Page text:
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Health systems must provide cancer screening, detection and diagnosis at all levels of care

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Cancer is far from an equal-opportunity killer. In 2018 – 18.1 million new cases developed worldwide, while around 9.6 million people died from the disease. 70% of those deaths occurred in low and middle-income countries, including those of the WHO South-East Asia region.

Inadequate access to cancer screening, diagnosis and treatment is the primary cause. In 2017 just 30% of low-income countries reported having appropriate cancer treatment services available. That compares to more than 90% of high-income countries. Just 26% of low-income countries meanwhile reported having pathology services generally available in the public sector, leading to late diagnosis and a lower chance of successful treatment.

Member States region-wide have taken action. As early as 2015 the Regional Committee adopted a resolution on the way forward for cancer prevention and control, emphasising the need to strengthen national programs. That commitment was fortified in 2017, when the World Health Assembly adopted a resolution that promoted an integrated approach to providing cancer services, and when in 2018 the WHO Global Initiative for Childhood Cancer was launched. To accelerate region-wide progress and counter the fact that more than 67% of the region’s cancer patients die before the age of 70, several core initiatives must be strengthened.

Of pressing need is integrating national cancer control programs into health systems at every level. While tertiary services are important, they are expensive and generally most effective when a cancer is detected early. To make that happen, effective cancer screening services must be available at both secondary and primary facilities, while health workers must be trained to identify the signs and symptoms that could lead to a positive diagnosis.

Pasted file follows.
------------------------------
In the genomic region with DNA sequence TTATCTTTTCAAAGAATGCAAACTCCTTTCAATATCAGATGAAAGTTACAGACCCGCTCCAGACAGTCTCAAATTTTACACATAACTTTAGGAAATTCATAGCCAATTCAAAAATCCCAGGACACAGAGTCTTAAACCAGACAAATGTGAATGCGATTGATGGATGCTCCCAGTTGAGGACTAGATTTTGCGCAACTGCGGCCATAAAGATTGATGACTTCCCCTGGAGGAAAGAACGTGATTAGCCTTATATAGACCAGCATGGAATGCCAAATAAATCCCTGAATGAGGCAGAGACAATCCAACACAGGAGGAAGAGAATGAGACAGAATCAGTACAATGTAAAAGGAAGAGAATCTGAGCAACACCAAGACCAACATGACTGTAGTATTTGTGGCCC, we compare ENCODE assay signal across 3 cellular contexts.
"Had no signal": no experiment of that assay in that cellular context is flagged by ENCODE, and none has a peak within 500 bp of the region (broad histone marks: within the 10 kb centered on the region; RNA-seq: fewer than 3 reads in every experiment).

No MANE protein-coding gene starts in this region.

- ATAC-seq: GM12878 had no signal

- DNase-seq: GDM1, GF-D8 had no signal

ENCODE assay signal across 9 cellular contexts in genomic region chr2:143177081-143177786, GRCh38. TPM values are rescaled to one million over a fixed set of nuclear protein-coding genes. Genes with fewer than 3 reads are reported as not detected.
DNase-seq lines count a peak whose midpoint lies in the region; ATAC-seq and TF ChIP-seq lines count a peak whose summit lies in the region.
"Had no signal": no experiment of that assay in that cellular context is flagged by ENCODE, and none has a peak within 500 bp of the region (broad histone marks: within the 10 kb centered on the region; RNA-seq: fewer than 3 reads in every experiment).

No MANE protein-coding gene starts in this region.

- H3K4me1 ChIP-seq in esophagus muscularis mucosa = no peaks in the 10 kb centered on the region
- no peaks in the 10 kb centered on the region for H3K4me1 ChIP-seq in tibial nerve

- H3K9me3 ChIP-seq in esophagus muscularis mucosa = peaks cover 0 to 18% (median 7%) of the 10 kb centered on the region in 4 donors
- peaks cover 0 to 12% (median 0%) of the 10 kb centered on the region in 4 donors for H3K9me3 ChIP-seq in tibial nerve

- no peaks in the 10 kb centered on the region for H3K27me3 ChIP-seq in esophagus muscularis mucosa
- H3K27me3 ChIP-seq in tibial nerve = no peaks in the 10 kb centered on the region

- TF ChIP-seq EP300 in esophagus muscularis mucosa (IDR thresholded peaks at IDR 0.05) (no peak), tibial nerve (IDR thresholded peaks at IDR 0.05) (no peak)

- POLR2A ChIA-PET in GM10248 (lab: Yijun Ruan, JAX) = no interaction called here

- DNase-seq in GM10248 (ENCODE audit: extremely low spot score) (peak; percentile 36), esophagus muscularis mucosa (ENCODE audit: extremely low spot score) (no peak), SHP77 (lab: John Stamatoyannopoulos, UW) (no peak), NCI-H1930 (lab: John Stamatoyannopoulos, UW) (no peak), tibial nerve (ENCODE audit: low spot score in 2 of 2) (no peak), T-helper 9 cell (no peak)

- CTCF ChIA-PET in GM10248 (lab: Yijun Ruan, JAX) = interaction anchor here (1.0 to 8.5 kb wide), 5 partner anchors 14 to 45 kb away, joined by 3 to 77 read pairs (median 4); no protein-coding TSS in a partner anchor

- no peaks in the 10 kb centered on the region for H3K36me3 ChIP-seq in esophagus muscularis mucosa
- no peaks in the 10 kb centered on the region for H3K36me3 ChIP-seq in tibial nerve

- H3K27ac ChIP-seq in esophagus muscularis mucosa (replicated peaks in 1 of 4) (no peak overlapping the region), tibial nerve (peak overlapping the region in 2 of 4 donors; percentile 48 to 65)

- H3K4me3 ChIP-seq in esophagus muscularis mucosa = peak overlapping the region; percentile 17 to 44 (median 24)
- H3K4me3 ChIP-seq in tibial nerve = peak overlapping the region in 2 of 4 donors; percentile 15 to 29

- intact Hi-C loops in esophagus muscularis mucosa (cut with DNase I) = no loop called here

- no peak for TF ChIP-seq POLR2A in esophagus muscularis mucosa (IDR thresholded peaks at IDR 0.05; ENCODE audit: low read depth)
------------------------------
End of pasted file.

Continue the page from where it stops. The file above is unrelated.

Member States should also continue to implement policies that prioritise cancer prevention across sectors. That could mean pursuing the plain-packaging of tobacco products (tobacco is the single largest cause of cancer, making up around 22% of cancer deaths), better regulating alcohol consumption or promoting the virtues of a healthy diet and active lifestyle. It could also mean strengthening immunisation programs to ensure everyone receives the hepatitis B vaccine and all females receive the human papilloma virus vaccine.

Importantly, and as the theme of this year’s World Cancer Day – ‘I am and I will’ – emphasises, each of us can be a changemaker. By avoiding behaviours that are linked to cancer we can reduce our own risk while encouraging our peers to do the same. Notably, we can also promote high-level engagement and funding of national programs. As a 2014 World Health Assembly resolution urges, beyond prevention and control, this should include promoting quality palliative services able to give terminal patients the care and dignity they deserve.

WHO is committed to working with Member States to strengthen cancer prevention and control programs region-wide. Doing so is commensurate with the region’s flagship priorities on tackling noncommunicable diseases, as well as achieving universal health coverage. It is also commensurate with the conviction that people in low- and middle-income countries should be at no greater risk of cancer and associated mortality than those anywhere else in the world.

(The writer is WHO Regional Director for South-East Asia.)

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